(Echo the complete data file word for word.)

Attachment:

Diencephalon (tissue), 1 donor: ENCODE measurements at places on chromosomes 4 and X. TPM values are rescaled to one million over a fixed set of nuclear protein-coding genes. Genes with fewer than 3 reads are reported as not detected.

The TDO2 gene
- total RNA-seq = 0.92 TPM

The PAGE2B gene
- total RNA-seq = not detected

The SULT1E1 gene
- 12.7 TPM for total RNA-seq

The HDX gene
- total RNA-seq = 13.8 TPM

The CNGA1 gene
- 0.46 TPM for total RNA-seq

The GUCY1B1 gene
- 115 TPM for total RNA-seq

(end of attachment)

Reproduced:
Diencephalon (tissue), 1 donor: ENCODE measurements at places on chromosomes 4 and X. TPM values are rescaled to one million over a fixed set of nuclear protein-coding genes. Genes with fewer than 3 reads are reported as not detected.

The TDO2 gene
- total RNA-seq = 0.92 TPM

The PAGE2B gene
- total RNA-seq = not detected

The SULT1E1 gene
- 12.7 TPM for total RNA-seq

The HDX gene
- total RNA-seq = 13.8 TPM

The CNGA1 gene
- 0.46 TPM for total RNA-seq

The GUCY1B1 gene
- 115 TPM for total RNA-seq